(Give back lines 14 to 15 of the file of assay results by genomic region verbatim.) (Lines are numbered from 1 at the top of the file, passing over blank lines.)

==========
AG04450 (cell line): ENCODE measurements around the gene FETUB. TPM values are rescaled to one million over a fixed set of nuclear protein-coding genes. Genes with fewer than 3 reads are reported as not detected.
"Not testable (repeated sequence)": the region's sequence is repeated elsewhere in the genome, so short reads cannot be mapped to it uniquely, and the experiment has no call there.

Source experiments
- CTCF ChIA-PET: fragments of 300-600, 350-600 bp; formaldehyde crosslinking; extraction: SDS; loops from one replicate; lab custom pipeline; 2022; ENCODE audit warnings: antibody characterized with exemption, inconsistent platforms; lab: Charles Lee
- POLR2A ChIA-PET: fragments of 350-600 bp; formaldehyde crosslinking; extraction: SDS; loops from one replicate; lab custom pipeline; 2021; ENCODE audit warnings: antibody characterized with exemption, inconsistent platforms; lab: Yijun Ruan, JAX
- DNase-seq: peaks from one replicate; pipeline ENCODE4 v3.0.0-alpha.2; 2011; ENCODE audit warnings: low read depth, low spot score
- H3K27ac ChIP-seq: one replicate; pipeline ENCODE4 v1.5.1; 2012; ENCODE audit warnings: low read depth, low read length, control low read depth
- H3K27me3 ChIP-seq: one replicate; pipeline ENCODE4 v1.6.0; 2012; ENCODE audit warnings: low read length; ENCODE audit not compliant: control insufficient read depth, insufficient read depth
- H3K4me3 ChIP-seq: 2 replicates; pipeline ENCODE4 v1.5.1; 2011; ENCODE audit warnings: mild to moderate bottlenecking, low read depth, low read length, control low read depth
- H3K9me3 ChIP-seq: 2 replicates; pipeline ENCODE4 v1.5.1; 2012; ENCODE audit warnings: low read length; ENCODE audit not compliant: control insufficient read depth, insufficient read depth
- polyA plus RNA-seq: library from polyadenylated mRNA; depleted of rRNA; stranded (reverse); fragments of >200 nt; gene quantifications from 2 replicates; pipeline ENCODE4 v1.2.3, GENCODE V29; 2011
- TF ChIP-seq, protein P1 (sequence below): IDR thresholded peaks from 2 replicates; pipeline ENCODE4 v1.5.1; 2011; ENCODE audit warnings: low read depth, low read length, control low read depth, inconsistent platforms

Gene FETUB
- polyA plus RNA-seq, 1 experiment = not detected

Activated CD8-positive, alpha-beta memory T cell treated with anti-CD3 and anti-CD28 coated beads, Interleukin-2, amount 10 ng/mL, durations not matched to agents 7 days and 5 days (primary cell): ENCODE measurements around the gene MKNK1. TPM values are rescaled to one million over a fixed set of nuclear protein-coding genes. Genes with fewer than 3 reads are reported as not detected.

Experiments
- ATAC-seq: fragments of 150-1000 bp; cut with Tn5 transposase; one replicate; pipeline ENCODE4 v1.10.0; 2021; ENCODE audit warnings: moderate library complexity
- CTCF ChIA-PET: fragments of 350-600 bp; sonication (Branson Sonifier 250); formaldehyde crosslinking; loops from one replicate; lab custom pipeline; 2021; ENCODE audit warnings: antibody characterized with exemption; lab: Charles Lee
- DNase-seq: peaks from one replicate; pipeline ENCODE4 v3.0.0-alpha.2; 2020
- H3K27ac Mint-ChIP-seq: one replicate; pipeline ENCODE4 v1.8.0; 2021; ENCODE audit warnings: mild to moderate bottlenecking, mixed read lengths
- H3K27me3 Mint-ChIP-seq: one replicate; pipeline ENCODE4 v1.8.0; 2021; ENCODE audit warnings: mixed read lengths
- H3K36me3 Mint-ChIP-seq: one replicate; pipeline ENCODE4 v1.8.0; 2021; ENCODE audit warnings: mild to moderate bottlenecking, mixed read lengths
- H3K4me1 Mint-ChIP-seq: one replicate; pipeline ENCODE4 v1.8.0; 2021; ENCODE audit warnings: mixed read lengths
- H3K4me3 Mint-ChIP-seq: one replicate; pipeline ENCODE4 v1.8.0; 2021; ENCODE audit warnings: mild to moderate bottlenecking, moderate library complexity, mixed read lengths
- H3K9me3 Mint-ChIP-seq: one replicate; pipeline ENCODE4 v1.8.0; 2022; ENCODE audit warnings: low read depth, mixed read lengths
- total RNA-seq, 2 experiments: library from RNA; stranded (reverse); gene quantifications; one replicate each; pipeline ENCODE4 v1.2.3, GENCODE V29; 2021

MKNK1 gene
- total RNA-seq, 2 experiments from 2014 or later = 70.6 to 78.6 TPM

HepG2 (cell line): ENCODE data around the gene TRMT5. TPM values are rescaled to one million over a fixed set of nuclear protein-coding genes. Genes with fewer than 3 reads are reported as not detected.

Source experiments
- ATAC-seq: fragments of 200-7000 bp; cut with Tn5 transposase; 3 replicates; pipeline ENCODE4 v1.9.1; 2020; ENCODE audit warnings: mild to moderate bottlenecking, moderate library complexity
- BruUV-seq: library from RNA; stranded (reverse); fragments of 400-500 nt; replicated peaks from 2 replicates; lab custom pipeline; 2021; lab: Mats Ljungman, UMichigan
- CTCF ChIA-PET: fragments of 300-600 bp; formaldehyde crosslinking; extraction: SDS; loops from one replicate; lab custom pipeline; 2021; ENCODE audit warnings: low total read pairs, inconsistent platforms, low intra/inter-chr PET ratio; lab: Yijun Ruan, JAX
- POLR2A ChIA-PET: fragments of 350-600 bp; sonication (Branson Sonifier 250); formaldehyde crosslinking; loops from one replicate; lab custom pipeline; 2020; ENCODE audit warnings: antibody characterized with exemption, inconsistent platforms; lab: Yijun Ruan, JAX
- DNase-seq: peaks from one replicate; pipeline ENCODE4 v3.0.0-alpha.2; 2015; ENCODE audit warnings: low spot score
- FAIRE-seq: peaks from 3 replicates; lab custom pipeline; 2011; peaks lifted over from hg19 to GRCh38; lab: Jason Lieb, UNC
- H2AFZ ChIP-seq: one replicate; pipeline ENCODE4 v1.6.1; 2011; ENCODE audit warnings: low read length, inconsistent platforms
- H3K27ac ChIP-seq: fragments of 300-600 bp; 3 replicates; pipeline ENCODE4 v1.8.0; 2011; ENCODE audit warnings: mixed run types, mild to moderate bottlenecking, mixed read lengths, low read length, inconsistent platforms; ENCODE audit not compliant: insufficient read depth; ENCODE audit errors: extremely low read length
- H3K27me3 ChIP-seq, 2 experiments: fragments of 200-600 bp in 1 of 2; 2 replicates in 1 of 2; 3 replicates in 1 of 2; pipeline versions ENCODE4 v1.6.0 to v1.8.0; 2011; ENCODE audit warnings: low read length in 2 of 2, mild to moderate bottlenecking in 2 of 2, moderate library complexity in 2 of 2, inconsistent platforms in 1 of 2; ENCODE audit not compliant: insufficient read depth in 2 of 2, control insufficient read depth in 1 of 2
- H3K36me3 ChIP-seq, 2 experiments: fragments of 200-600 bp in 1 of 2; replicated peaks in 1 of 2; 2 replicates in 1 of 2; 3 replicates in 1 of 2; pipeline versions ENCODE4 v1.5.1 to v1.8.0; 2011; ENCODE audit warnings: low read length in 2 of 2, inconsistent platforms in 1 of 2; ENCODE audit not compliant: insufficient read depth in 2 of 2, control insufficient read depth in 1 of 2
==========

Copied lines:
- polyA plus RNA-seq, 1 experiment = not detected

Activated CD8-positive, alpha-beta memory T cell treated with anti-CD3 and anti-CD28 coated beads, Interleukin-2, amount 10 ng/mL, durations not matched to agents 7 days and 5 days (primary cell): ENCODE measurements around the gene MKNK1. TPM values are rescaled to one million over a fixed set of nuclear protein-coding genes. Genes with fewer than 3 reads are reported as not detected.